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In order to explain bitcoin to investors, we are offering a series of blogs and podcasts. A previous blog tried to explain the developments driving bitcoin’s rally. This blog is the first in a series that covers topics that are important to investors. For more on this topic, please listen to the related podcast.
The question “what is bitcoin?” can be answered in many ways. I don’t think investors need to know how bitcoin works technically, but they need to be able to assess the opportunities and risks of investing in bitcoin. So let us examine the two biggest questions that investors care about. First, how sure are we that bitcoin’s supply won’t increase beyond what is planned. And second, will the technology continue to work?
I think the best way to answer these questions is to understand that bitcoin is software.
But let’s stay away from the technical jargon. Most people already know that bitcoin is a thing of value, a type of electronic money, and that anyone can create a wallet, buy, send or receive bitcoin. They know that a password (or “key”) is needed to access their wallet and shouldn’t be lost. This blog will not explain how these things happen—encryption, hashing, mining, double spend, etc.
And let’s dispose with one bitcoin critique. Some investors, like Warren Buffet, don’t care about store of value assets like gold and disregard assets that don’t generate income streams. But some investors do care about stores of value. They will tell you that all paper currencies, backed by nothing, like the current U.S. dollar, eventually become worthless. This blog is meant for this latter group of investors.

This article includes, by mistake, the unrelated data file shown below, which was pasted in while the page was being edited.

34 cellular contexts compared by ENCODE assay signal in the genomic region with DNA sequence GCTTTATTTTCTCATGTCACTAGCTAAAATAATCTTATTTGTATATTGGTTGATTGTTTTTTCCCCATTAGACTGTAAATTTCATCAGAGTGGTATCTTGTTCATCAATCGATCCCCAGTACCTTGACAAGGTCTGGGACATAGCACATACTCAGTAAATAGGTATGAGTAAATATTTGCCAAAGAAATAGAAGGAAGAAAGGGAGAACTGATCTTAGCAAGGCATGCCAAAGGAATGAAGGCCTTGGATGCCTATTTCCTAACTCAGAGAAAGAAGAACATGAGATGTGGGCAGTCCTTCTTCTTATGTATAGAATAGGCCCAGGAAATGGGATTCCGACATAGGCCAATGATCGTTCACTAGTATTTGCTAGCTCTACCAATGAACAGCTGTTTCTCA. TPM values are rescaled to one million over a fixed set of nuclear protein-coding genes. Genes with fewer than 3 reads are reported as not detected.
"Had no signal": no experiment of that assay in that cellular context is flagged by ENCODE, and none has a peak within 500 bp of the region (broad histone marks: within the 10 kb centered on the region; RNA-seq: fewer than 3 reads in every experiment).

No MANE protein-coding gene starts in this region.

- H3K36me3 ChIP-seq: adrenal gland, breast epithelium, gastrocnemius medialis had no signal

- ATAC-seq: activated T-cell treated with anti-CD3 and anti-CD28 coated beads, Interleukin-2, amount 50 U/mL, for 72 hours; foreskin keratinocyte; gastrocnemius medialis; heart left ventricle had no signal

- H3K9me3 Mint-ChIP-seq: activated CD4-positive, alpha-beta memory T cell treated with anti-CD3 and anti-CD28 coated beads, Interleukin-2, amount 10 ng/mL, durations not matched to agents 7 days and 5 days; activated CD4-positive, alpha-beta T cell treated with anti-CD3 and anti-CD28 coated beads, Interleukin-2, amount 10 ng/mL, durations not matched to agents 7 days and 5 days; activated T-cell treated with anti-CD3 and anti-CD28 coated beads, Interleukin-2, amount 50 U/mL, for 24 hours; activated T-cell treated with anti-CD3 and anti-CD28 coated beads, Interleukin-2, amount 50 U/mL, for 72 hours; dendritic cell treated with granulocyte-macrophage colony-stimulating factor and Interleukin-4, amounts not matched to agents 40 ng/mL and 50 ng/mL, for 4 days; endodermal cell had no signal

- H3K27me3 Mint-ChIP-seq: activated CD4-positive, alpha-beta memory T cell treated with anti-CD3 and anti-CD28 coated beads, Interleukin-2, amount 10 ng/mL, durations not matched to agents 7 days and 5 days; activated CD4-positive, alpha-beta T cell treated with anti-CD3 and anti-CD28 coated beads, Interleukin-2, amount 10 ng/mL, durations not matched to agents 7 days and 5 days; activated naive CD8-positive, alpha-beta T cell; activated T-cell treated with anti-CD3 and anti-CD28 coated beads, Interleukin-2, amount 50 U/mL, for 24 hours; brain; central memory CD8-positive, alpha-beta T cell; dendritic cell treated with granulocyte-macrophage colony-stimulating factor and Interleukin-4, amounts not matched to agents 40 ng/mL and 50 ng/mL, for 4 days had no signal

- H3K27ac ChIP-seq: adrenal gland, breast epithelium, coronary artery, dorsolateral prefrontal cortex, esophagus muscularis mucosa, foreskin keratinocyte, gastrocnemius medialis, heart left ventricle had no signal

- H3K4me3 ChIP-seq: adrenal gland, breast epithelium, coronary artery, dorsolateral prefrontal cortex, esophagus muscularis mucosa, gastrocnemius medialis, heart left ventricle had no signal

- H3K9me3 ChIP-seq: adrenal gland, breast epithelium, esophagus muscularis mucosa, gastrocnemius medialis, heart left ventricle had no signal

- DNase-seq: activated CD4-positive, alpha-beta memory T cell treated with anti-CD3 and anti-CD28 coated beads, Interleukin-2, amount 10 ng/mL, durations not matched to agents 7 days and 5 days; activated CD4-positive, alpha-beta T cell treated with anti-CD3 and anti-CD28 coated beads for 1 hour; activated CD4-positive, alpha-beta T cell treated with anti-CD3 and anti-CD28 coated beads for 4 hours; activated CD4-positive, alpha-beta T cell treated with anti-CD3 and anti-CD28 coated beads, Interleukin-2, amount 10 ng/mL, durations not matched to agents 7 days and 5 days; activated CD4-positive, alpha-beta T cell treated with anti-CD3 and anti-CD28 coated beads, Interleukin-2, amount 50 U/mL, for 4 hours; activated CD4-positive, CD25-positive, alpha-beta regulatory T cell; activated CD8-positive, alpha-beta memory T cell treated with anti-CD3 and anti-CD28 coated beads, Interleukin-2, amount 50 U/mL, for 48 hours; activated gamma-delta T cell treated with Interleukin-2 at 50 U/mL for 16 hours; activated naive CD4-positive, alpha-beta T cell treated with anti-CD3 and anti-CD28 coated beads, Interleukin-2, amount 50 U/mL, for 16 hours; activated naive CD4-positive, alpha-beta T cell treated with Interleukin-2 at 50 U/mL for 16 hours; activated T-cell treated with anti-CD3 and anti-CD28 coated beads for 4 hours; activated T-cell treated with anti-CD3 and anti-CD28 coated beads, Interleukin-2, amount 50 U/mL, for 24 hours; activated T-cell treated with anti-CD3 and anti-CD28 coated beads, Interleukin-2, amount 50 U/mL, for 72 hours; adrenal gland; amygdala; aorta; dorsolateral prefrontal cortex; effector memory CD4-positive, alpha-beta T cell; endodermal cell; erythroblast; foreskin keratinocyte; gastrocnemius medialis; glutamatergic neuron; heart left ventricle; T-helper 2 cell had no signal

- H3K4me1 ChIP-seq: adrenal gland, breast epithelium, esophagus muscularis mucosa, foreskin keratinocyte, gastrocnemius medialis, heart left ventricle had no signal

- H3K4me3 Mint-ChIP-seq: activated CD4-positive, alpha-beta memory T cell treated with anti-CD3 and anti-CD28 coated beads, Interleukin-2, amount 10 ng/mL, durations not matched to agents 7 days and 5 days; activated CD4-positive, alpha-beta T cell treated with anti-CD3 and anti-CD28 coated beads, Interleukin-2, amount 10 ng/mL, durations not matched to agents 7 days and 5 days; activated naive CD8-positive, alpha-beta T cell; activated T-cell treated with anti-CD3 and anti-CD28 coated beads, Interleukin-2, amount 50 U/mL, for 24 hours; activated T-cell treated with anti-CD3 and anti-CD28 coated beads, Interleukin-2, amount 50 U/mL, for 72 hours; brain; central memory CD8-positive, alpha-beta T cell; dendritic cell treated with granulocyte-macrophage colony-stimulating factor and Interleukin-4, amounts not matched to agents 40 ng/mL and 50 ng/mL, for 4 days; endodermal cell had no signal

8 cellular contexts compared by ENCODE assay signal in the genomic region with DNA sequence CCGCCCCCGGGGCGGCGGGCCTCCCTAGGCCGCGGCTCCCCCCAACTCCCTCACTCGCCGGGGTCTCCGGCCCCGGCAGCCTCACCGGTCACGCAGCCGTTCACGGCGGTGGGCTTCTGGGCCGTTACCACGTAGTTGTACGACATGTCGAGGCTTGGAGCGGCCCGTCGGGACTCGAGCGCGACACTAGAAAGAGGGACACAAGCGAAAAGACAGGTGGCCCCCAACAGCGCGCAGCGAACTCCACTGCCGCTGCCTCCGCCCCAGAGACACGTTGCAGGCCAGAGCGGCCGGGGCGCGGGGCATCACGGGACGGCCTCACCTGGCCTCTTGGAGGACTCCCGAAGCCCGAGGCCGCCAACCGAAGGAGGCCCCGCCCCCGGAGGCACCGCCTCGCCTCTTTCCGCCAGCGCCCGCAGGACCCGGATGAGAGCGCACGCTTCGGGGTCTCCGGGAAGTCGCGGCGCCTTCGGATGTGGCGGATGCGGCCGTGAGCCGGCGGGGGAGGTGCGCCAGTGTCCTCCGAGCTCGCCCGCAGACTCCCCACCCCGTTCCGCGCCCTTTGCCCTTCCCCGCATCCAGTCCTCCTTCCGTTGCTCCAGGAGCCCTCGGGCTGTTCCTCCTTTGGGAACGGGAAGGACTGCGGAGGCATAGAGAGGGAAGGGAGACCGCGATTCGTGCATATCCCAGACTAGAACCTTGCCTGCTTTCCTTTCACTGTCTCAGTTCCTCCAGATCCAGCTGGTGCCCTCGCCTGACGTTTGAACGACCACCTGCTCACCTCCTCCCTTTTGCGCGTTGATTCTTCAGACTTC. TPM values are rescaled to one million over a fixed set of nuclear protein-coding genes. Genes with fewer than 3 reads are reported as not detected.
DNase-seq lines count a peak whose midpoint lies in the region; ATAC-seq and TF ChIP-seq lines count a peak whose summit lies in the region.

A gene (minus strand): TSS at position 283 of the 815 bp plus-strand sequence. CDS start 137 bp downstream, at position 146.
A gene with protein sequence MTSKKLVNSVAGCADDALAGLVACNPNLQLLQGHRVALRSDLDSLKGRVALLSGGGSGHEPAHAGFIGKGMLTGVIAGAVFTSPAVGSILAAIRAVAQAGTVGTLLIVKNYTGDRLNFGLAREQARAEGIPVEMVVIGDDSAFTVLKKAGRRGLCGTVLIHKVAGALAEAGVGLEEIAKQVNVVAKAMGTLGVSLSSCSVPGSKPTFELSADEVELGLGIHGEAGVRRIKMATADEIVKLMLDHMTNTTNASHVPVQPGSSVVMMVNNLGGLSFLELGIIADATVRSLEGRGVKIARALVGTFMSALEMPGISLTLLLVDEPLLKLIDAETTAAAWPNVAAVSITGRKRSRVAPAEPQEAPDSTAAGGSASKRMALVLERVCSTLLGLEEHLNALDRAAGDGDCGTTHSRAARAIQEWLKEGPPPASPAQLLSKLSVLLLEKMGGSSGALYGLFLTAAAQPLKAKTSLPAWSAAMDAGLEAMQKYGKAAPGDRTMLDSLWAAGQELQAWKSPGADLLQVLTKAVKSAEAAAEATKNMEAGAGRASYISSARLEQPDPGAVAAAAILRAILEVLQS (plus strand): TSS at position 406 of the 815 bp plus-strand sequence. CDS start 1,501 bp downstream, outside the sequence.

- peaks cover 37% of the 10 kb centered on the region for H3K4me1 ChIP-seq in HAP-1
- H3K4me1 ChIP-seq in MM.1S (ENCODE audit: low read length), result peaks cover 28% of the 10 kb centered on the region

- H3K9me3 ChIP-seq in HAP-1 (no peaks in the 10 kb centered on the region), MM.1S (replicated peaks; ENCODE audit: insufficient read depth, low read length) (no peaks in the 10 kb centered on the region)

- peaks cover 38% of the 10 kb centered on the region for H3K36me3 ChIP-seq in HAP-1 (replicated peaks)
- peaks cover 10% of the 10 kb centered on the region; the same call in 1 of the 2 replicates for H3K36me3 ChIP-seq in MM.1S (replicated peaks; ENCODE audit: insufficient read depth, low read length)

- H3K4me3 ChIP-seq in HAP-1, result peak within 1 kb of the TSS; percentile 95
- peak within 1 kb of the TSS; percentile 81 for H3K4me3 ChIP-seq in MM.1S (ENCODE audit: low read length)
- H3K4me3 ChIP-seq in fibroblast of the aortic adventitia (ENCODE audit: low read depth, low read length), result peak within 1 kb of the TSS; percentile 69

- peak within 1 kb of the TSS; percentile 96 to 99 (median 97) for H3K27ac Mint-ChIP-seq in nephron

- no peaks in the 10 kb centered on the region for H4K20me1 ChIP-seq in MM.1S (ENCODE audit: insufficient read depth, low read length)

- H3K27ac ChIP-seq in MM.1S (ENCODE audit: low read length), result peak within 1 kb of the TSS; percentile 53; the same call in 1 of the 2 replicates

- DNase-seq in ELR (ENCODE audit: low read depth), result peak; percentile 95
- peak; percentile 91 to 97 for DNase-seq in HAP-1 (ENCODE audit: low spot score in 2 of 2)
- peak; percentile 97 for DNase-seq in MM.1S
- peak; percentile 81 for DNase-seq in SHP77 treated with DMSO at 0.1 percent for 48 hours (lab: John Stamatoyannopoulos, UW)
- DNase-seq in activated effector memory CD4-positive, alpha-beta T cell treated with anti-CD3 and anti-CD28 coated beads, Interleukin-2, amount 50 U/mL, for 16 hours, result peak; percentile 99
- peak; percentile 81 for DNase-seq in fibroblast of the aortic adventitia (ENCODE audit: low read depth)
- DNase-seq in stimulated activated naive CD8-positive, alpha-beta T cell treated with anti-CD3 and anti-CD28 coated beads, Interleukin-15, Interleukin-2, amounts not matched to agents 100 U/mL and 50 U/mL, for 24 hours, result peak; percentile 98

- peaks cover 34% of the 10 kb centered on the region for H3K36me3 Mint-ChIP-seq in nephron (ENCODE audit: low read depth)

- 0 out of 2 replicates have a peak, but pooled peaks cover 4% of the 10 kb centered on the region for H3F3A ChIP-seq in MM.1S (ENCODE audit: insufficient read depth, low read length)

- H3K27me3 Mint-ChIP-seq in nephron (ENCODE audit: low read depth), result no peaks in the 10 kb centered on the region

If bitcoin is software, the starting point is to understand who controls the bitcoin software, or Bitcoin Core. Actually, no one is in charge of bitcoin per se. Bitcoin is open-source software that is free and run by the community on personal computers and servers.
Can software be developed by connected, non-controlling groups? Clearly, yes, there are precedents for this. Linux is shareware that runs smartphones, cars, most of the internet, all of the world’s top 500 supercomputers and the world’s stock exchanges.1 In fact, open-source software is a trend. Conceptually, open-source makes sense when there are many potential users and the number of developers who can review and refine the software is greater than what any single company can reasonably afford. The more developers, the more reliable the software.
So, who develops bitcoin software? In the first stage of bitcoin, Satoshi Nakamoto was the lead developer. There have been subsequent lead developers and some important changes. For example, there was a decision to implement a voluntary upgrade in late 2011 and early 2012. Developers wanted to address the issue that bitcoin was being stolen—not hacked—due to security vulnerabilities. In order to do this, they needed confirmation that the upgraded code didn’t have bugs that would crash the network, and the community, a majority of developers and miners, needed to agree to do it.
The argument was not about the desirability of the solution, but rather about what the best technical approach was. The solution ended up being a “soft fork,” an upgrade such that the network would continue to operate whether nodes/processors upgraded to the new software or not.
This story highlights various vulnerabilities, including bugs and getting agreement around upgrades.